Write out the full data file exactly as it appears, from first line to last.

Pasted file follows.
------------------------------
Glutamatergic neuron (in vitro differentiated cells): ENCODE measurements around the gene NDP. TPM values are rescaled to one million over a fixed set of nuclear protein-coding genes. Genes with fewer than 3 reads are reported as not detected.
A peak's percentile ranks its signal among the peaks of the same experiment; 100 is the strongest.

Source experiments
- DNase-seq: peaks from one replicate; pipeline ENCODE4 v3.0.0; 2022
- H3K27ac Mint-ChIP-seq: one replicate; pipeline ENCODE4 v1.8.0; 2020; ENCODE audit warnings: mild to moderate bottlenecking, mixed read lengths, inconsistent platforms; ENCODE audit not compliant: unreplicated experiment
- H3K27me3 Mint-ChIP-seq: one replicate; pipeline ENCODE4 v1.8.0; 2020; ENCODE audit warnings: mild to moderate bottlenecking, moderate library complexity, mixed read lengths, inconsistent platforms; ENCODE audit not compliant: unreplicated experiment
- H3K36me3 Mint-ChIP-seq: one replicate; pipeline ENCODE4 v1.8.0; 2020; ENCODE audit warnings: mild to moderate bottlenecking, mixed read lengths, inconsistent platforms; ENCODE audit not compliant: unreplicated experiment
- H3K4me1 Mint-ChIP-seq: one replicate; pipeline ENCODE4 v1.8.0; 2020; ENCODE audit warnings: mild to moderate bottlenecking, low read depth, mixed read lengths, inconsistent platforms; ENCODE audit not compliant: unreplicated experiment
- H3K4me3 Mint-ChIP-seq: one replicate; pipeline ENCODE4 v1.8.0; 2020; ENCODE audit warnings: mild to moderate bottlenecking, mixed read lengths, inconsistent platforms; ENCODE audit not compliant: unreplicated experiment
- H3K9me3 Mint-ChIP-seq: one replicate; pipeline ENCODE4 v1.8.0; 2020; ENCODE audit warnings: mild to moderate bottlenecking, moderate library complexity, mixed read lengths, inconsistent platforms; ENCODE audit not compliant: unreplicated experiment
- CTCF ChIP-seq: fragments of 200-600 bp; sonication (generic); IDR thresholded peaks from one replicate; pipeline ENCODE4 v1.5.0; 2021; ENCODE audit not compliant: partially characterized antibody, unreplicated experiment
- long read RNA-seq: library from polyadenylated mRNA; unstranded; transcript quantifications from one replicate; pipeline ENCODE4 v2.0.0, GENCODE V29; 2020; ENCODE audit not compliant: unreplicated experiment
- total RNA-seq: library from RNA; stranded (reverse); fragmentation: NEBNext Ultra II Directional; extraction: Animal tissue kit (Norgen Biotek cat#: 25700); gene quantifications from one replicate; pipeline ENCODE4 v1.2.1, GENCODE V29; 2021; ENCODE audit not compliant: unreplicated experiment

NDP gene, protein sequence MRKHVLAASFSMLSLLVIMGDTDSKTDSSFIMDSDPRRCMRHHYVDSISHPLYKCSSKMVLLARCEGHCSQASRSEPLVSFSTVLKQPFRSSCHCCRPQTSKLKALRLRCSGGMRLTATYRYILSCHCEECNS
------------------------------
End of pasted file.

Glutamatergic neuron (in vitro differentiated cells): ENCODE measurements around the gene NDP. TPM values are rescaled to one million over a fixed set of nuclear protein-coding genes. Genes with fewer than 3 reads are reported as not detected.
A peak's percentile ranks its signal among the peaks of the same experiment; 100 is the strongest.

Source experiments
- DNase-seq: peaks from one replicate; pipeline ENCODE4 v3.0.0; 2022
- H3K27ac Mint-ChIP-seq: one replicate; pipeline ENCODE4 v1.8.0; 2020; ENCODE audit warnings: mild to moderate bottlenecking, mixed read lengths, inconsistent platforms; ENCODE audit not compliant: unreplicated experiment
- H3K27me3 Mint-ChIP-seq: one replicate; pipeline ENCODE4 v1.8.0; 2020; ENCODE audit warnings: mild to moderate bottlenecking, moderate library complexity, mixed read lengths, inconsistent platforms; ENCODE audit not compliant: unreplicated experiment
- H3K36me3 Mint-ChIP-seq: one replicate; pipeline ENCODE4 v1.8.0; 2020; ENCODE audit warnings: mild to moderate bottlenecking, mixed read lengths, inconsistent platforms; ENCODE audit not compliant: unreplicated experiment
- H3K4me1 Mint-ChIP-seq: one replicate; pipeline ENCODE4 v1.8.0; 2020; ENCODE audit warnings: mild to moderate bottlenecking, low read depth, mixed read lengths, inconsistent platforms; ENCODE audit not compliant: unreplicated experiment
- H3K4me3 Mint-ChIP-seq: one replicate; pipeline ENCODE4 v1.8.0; 2020; ENCODE audit warnings: mild to moderate bottlenecking, mixed read lengths, inconsistent platforms; ENCODE audit not compliant: unreplicated experiment
- H3K9me3 Mint-ChIP-seq: one replicate; pipeline ENCODE4 v1.8.0; 2020; ENCODE audit warnings: mild to moderate bottlenecking, moderate library complexity, mixed read lengths, inconsistent platforms; ENCODE audit not compliant: unreplicated experiment
- CTCF ChIP-seq: fragments of 200-600 bp; sonication (generic); IDR thresholded peaks from one replicate; pipeline ENCODE4 v1.5.0; 2021; ENCODE audit not compliant: partially characterized antibody, unreplicated experiment
- long read RNA-seq: library from polyadenylated mRNA; unstranded; transcript quantifications from one replicate; pipeline ENCODE4 v2.0.0, GENCODE V29; 2020; ENCODE audit not compliant: unreplicated experiment
- total RNA-seq: library from RNA; stranded (reverse); fragmentation: NEBNext Ultra II Directional; extraction: Animal tissue kit (Norgen Biotek cat#: 25700); gene quantifications from one replicate; pipeline ENCODE4 v1.2.1, GENCODE V29; 2021; ENCODE audit not compliant: unreplicated experiment

NDP gene, protein sequence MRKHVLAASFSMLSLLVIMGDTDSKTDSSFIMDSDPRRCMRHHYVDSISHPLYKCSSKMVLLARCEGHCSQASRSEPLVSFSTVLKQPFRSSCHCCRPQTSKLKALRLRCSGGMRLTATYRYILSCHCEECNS